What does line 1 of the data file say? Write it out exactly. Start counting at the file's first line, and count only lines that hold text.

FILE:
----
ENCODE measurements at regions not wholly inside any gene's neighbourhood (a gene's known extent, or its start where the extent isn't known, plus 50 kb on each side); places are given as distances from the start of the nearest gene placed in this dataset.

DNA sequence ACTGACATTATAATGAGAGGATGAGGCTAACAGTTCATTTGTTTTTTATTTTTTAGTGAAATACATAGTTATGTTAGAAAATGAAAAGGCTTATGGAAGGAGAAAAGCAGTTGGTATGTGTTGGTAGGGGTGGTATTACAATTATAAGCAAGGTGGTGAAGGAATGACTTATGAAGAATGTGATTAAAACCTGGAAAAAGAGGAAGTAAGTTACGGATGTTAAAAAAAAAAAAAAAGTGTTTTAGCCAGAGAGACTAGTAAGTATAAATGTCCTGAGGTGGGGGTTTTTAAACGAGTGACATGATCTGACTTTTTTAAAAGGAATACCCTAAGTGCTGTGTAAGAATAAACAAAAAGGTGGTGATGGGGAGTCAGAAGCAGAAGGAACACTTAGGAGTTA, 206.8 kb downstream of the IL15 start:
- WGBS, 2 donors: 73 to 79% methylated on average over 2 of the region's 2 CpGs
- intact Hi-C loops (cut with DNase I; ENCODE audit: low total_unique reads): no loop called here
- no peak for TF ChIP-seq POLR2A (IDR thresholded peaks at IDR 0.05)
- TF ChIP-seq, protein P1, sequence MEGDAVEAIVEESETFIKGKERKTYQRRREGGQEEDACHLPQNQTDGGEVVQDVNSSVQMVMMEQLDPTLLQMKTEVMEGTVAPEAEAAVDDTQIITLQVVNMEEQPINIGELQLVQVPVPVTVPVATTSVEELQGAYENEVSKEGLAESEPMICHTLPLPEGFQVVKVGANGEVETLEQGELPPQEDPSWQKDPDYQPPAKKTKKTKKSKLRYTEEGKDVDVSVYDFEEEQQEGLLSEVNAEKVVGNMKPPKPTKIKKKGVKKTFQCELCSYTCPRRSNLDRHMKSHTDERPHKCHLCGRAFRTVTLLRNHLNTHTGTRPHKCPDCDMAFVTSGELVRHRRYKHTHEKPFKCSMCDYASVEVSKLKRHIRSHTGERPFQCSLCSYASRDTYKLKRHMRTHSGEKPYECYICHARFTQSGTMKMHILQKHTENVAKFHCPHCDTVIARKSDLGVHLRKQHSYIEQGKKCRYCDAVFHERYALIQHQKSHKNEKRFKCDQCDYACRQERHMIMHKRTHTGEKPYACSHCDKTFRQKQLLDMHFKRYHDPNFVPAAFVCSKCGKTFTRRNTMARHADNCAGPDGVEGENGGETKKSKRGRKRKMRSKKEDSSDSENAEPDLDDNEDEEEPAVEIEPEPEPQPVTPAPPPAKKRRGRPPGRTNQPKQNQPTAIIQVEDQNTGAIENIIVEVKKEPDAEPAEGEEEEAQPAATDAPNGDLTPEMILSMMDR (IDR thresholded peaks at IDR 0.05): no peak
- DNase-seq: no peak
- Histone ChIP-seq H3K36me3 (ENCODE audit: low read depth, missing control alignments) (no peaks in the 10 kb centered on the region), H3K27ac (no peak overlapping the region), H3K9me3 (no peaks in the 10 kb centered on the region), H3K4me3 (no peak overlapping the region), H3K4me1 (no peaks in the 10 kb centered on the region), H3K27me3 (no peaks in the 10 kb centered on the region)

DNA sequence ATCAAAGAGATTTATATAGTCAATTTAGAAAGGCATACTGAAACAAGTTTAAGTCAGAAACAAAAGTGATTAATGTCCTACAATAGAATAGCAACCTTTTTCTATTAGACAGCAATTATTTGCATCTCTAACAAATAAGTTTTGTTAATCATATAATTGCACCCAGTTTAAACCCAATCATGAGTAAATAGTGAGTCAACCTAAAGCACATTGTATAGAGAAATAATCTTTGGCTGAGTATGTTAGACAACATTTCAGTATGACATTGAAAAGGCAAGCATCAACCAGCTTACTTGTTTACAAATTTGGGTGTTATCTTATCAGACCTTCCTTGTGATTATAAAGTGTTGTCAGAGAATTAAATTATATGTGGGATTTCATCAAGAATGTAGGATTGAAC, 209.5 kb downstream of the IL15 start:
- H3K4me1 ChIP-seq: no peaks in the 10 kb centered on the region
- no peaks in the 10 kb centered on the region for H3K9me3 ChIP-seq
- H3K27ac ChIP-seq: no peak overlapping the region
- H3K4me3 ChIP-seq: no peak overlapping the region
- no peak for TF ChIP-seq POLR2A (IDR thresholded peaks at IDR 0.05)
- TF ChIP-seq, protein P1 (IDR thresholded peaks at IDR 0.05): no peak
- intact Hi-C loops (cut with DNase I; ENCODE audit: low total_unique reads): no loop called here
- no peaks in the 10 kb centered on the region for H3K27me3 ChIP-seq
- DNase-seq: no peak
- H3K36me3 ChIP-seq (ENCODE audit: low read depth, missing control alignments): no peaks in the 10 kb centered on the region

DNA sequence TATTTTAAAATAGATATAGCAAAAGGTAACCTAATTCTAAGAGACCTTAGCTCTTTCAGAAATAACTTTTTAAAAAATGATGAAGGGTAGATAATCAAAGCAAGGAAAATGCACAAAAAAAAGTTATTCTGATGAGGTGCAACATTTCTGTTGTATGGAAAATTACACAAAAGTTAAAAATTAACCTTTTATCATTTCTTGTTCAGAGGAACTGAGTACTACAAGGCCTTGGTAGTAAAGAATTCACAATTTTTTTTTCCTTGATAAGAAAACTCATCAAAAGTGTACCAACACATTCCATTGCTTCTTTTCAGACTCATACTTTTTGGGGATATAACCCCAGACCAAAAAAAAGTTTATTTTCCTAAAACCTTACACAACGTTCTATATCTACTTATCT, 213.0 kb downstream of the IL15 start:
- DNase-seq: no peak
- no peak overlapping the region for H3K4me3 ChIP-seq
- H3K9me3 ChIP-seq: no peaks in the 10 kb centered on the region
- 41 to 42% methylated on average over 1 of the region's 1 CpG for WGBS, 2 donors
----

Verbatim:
ENCODE measurements at regions not wholly inside any gene's neighbourhood (a gene's known extent, or its start where the extent isn't known, plus 50 kb on each side); places are given as distances from the start of the nearest gene placed in this dataset.